By Ishtiaq Ahmed
October 13, 2013
It never happens that any day passes in Delhi without meeting someone from Lahore originally or whose elders were from Lahore
My seven-week lecture tour of India mainly on my Punjab partition book but also on the garrison state culminated with a two-week fellowship, March 9-March 22 2013, at the Department of Historical Studies at India’s very prestigious Jawaharlal Nehru University (JNU). Professor Bhagwan Singh Josh, a Punjabi whose book, The Communist Movement in Punjab I had read with great interest many years ago and referred to in my research, was my departmental host. We began writing to each other a few months before my visit to India. Retired Professor Harbans Mukhia had put us in touch with one another. I also became a personal guest of his as he and his life partner Professor Shashi Joshi took great care of me. Once again, all three of us had our background in the Left movements of India and Pakistan and there was some much to discuss and debate.
Professor Josh offers a course on the partition of India, which is unique. I am not aware of any such specialisation offered anywhere else. I gave a formal seminar that was chaired by Professor Harbans Mukhia. The discussion was extremely stimulating. On the whole, my thesis on the partition of the Punjab was received well. There was some altercation over conventional archival material that historians base their research on and my use of oral history. When I posed the question: should one stop writing on the Punjab from August 14, 2013, when official documentation of the British ends and there is complete silence from both the Indian and the Pakistani Punjabs as to what happened afterwards, he had nothing to say really. In fact, the way I have used oral histories to trace the events between August 15 and December 31, 2013, is a new way of writing history by methodological innovation and theorising. I suppose in all disciplines there are biases and most people are uncomfortable with innovations and changes. I gave a lecture to one of the classes as well where once again the discussion was very interesting.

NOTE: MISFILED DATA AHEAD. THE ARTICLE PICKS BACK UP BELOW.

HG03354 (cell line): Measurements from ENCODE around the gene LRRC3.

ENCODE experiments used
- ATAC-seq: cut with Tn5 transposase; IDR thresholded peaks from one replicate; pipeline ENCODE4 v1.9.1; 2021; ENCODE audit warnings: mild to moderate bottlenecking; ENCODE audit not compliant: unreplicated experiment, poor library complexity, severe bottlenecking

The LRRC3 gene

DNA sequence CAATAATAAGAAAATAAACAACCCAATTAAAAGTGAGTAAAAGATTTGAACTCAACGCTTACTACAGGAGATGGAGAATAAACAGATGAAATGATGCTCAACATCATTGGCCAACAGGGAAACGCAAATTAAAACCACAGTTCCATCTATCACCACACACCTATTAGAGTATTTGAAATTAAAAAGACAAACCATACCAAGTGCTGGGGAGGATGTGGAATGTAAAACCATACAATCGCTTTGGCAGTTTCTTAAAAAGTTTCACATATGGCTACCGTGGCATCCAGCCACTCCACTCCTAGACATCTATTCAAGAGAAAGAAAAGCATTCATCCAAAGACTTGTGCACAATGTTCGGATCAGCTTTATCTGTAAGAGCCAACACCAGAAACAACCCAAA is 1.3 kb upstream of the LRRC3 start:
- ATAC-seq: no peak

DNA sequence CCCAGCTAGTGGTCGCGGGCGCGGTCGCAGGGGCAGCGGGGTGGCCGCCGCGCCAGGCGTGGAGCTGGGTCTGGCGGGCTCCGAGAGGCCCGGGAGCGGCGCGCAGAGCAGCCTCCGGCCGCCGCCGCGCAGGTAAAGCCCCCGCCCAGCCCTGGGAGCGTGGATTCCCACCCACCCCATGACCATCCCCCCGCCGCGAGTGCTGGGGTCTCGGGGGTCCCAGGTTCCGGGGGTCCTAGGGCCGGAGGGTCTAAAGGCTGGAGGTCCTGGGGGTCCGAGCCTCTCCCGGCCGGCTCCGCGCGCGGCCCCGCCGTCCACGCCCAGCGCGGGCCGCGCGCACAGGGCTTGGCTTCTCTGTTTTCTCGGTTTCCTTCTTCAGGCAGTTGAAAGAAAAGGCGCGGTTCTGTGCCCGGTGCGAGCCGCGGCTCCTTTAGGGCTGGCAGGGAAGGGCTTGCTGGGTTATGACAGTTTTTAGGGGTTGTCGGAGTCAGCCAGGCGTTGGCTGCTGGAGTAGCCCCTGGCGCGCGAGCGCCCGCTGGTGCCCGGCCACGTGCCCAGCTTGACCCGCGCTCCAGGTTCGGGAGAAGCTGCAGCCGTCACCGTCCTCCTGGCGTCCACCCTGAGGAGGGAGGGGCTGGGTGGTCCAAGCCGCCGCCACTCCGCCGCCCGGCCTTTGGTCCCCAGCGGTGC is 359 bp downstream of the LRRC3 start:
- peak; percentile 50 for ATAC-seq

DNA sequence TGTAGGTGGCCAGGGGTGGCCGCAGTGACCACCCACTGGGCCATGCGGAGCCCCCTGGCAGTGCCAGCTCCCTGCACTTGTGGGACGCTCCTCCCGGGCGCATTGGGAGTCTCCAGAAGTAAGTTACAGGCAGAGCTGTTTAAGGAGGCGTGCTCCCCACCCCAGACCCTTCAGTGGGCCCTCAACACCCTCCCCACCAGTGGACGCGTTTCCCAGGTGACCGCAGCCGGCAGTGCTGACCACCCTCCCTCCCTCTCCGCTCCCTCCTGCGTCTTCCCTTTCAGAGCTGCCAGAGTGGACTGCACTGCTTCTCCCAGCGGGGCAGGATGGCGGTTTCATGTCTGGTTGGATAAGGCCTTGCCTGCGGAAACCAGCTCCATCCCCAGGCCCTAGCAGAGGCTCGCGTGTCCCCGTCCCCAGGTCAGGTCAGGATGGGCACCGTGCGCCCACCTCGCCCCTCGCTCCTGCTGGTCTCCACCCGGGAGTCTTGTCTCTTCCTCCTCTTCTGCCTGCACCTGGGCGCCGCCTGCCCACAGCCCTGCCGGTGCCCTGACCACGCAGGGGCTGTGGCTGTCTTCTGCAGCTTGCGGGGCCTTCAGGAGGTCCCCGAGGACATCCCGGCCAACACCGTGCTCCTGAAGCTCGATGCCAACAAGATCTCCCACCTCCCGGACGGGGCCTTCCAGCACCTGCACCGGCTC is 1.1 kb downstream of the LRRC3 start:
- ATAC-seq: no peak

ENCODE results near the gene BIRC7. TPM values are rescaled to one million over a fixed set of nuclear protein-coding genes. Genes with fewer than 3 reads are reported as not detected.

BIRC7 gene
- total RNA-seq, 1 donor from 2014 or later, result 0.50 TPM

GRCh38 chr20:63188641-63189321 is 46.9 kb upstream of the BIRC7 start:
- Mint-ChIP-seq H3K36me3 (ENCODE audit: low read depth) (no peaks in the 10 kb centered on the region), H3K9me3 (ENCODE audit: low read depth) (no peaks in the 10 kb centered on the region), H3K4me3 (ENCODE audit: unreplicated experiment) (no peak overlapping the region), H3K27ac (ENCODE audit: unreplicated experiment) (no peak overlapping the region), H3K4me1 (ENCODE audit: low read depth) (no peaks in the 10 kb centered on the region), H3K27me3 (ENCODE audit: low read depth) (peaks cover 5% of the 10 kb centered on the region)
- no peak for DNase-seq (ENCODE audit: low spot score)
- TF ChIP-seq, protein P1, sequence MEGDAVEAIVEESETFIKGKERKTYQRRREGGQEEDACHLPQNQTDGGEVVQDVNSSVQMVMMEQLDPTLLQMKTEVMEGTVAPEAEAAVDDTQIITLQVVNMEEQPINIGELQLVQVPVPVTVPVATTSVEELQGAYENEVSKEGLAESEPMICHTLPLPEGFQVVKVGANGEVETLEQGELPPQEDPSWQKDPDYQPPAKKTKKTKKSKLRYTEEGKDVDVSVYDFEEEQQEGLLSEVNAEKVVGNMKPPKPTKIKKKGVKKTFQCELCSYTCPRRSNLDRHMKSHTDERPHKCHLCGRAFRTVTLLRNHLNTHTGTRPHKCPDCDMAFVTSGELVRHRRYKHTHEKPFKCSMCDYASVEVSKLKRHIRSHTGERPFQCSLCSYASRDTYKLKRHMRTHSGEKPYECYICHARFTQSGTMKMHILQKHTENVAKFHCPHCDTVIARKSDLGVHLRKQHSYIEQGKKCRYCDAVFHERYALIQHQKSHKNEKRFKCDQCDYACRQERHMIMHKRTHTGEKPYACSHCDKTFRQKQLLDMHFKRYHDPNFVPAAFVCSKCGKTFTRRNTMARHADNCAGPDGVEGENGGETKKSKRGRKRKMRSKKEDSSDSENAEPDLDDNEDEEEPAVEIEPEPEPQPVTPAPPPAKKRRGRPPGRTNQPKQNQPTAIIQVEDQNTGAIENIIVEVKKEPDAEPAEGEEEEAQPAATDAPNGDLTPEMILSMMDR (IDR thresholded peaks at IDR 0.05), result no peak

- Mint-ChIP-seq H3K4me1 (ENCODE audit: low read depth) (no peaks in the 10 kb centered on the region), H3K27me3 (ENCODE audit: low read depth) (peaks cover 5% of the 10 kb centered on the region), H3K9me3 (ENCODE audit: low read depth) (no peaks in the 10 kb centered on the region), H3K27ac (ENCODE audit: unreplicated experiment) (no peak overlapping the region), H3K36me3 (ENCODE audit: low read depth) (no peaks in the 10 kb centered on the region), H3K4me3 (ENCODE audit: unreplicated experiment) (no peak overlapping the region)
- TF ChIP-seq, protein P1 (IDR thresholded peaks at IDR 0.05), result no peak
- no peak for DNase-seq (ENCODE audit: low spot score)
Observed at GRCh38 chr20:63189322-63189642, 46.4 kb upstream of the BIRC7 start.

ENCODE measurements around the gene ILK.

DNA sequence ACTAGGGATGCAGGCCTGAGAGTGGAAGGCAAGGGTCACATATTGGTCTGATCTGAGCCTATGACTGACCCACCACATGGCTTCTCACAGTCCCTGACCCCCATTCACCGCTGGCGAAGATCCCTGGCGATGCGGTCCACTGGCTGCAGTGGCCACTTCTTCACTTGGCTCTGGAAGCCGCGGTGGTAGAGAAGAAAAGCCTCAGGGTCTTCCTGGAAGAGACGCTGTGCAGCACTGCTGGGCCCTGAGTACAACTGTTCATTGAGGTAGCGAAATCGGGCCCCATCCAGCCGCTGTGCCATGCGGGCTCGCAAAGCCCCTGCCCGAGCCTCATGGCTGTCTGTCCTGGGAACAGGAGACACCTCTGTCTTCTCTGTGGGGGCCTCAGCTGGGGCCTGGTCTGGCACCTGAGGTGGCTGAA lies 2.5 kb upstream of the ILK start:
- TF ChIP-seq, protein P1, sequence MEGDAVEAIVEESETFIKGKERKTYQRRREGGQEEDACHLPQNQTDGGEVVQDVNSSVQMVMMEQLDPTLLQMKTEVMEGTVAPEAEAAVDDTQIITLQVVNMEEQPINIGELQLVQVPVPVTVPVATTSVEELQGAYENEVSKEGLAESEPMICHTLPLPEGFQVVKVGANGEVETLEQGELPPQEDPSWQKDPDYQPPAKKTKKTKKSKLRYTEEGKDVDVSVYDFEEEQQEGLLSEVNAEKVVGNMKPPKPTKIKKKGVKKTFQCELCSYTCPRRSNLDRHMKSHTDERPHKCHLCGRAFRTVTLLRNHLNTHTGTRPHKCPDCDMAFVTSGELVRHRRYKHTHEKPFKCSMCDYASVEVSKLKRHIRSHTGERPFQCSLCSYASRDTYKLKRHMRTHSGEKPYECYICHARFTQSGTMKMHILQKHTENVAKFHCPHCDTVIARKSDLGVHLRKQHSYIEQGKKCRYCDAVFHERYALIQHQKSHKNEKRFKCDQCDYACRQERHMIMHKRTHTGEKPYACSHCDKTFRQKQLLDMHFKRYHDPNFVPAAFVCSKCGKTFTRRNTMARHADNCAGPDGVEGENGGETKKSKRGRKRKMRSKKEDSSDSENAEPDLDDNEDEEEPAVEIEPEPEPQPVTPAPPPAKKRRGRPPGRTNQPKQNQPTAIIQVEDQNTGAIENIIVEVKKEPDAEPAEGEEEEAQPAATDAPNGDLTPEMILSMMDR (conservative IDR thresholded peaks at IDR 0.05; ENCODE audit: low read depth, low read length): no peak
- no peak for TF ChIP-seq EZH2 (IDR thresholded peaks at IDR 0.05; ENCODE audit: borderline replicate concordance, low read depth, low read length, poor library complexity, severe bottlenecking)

JNU also offers specialisation on Pakistan Studies. Professor Uma Singh whom I have known for years, a fellow Punjabi, chaired my talk on India-Pakistan relations. As expected, considerable discussion took place but on the whole the audience was very receptive. Ashish Shukla who is working on a PhD on Pakistan was there. He is potentially a good scholar and can make positive contributions to the field of India-Pakistan relations. Associate Professor Rajesh Kharaj, who I know from Stockholm when he visited Sweden and other Scandinavian countries in 2003, also attended my talk.
I was staying at the JNU guesthouse, very close to the Historical Studies Department. Since many students wanted to talk to me I had two hours at breakfast time in the morning for them to join me. This proved to be extremely useful as I could meet a whole range of students and listen to their interests and research.